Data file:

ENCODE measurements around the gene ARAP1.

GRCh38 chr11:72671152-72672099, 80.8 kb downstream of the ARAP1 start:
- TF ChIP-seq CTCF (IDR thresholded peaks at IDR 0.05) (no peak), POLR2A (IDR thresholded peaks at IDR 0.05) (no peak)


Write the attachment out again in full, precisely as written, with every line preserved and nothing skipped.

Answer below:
ENCODE measurements around the gene ARAP1.

GRCh38 chr11:72671152-72672099, 80.8 kb downstream of the ARAP1 start:
- TF ChIP-seq CTCF (IDR thresholded peaks at IDR 0.05) (no peak), POLR2A (IDR thresholded peaks at IDR 0.05) (no peak)